So, you’re the new SENDCo.

Teachers are superhuman, needing a range of skills, knowledge and characteristics that no other profession requires. When it comes to the SENDCo that situation magnifies. Not only do you need all the attributes of the class or subject teacher, but you also have to understand a diverse spectrum of special needs and disabilities, determine how to address them, and work with school staff, and others, in ensuring those needs are met.

The SENDCo is, by law, the only member of a school’s staff that has to be a qualified teacher, and, in addition to that, who is required to complete a postgraduate course in order to continue in the post. It is a role that has a lot of pressure, which can also prove very rewarding. So what can you do to manage the pressure, and appreciate the achievements, when you first get started?

Build your team

Whether you are in a large comprehensive school, or a one form village primary, you can’t do the job on your own. Other people will have to help, whether that is for one particular child, or at a whole school level. As well as the more formal team members, including specialist teachers and teaching assistants, there will often be times when classroom teachers will get involved. Then there is the need for the support of the senior leadership team, and the SEND Governor,  and, on occasions,  others with specific positions in school, such as the Designated Safeguarding Teacher, the co-ordinator for looked after children, the school welfare and attendance officer or, perhaps, a  learning mentor.

From outside the school you will get support from an Educational Psychologist, quite possibly from counsellors and CAMHS (child and adolescent mental health services), specialist support services for areas such as behaviour or sensory impairments, health professionals – including Speech and Language Therapists, Occupational Therapist, and Physiotherapists, –  and parents and carers.

This last group have a significant part to play in school’s work with their children. They probably know them best, although they sometimes need guidance on how they can support them, and most will be keen to do just that.

Know the children

Get a sense of who in the school has SEND, what  their needs are, ad how these are being met. You might  not  need to work with them all personally, but make sure your colleagues who do have all that they need to know. They will find a one page summary very helpful. And  ensure that the provision made for pupils is recorded and  accounted for on a provision map.

Read the Code of Practice on Special Educational Needs and Disabilities.  Not necessarily the whole thing, but Chapter 6, on Schools. It provides expectations of how  SEND provision should be structured, and what a school’s  – and therefore your – responsibilities are. Whilst  it won’t tell you how to do the job, it does say what the job involves. And not just yours. SEND is a whole school responsibility. The CoP will help you explain to other people what their roles are in meeting pupils’ needs, too.

Establish routines

The SENDCo role is one of those where the work can seem unending. Putting some structure around it will help to regulate the work. This might include:

  • Regular meetings with your line manager, and with anyone you manage.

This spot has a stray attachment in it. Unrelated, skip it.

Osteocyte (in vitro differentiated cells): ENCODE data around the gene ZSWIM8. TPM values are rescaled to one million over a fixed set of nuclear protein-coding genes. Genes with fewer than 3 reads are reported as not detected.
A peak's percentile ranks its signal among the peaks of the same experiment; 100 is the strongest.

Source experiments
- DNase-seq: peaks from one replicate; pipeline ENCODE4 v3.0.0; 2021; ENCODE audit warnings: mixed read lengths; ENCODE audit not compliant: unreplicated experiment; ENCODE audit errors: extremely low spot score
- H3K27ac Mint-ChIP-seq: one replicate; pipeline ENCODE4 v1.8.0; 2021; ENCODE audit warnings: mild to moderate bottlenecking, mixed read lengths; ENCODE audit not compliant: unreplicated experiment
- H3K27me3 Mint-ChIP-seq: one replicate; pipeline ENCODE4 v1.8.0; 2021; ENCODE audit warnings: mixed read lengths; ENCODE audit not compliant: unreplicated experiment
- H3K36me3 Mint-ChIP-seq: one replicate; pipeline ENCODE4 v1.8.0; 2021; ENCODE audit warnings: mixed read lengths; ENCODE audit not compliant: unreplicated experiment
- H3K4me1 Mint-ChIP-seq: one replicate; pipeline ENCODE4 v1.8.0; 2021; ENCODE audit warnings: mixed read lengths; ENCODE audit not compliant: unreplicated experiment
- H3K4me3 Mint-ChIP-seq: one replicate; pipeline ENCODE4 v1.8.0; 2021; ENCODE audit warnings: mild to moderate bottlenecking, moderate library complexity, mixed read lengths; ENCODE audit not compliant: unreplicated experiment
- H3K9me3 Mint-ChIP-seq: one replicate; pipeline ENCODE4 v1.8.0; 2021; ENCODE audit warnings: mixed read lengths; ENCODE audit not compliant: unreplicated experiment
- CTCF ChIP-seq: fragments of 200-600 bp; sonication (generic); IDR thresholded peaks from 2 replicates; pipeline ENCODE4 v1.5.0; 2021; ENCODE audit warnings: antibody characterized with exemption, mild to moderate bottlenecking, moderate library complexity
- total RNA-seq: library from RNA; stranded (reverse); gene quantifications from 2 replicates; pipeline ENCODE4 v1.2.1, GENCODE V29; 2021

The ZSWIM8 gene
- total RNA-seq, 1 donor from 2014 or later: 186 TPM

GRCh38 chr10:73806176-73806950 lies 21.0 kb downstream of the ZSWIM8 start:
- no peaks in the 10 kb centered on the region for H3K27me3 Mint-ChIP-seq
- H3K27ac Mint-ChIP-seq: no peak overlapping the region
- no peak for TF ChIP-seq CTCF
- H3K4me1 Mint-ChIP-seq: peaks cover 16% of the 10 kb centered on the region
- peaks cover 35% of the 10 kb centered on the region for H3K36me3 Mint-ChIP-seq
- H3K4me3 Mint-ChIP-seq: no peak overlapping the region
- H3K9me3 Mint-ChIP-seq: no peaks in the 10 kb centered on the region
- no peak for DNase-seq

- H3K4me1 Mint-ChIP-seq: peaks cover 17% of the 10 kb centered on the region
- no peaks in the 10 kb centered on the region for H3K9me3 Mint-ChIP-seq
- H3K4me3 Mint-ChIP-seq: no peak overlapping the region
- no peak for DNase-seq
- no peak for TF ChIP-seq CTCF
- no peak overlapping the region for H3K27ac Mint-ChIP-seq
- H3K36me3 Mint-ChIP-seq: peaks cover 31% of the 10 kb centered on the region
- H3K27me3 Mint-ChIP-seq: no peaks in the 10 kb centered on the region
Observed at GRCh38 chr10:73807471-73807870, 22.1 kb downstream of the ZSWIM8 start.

• Highlighting meetings with teachers.
  • Training for teaching assistants.
  • Liaison with health professionals.
  • Support and advice from your EP.
  • Parents evenings and annual reviews.

Getting these into the weekly timetable, and the overall plan for the year, will help you to  manage your workflow, and protect the time needed for routine elements of the role.

And don’t forget to include time for paperwork, and complete it as soon as you can after the event that generated it, whether that is an assessment, a meeting, or a report. The more historical it becomes, the harder it is to recall and therefore to record.

Evaluate your resources

Do you have everything you, and  the people you work with, need to do the job? Open the cupboards, turn on the computer, leaf through the bookshelves and have a peak in all the classrooms. What apps and computer systems do you have – for working  with the pupils and for administration? Once you know what you’ve got, check the budget and see what else you can afford.

Resources can also include staffing and access to outside advice. Read any EHCPs and make sure you have what you need to meet pupil’s needs.

Plan professional development

It is a statutory requirement that SENDCos hold the National Award for Special Needs Co-ordination, although you don’t have to start it directly on appointment. So that is one area of CPD that you need to consider, but there will be others. Considering the needs of the pupils, do you, and your staff, need to improve your skills? Or do you need to provide training to colleagues in order that they can be effective in their roles?

Close the office door

This is much easier to say than to do. However, if you are always available to everyone – staff, pupils, and parents and  carers, –  to answer their queries and resolve their problems, what you need to do will forever get crowded out. Often, people can find their own answers if left to take responsibility for things themselves.  If not, your door will not be permanently closed, there will be other opportunities to talk to you.

Finally – look after yourself

Like everything else, your intellectual, physical and emotional energies are not inexhaustible, and they are needed outside of work as well as in. Be aware of when they are getting depleted and take time to recharge them.


By John Galloway

John specialises in the use of technology to improve educational opportunities for children and young people with special educational needs. Much of the week he works in Tower Hamlets, in London’s east end. He also freelances as a writer, consultant and trainer. @johngalloway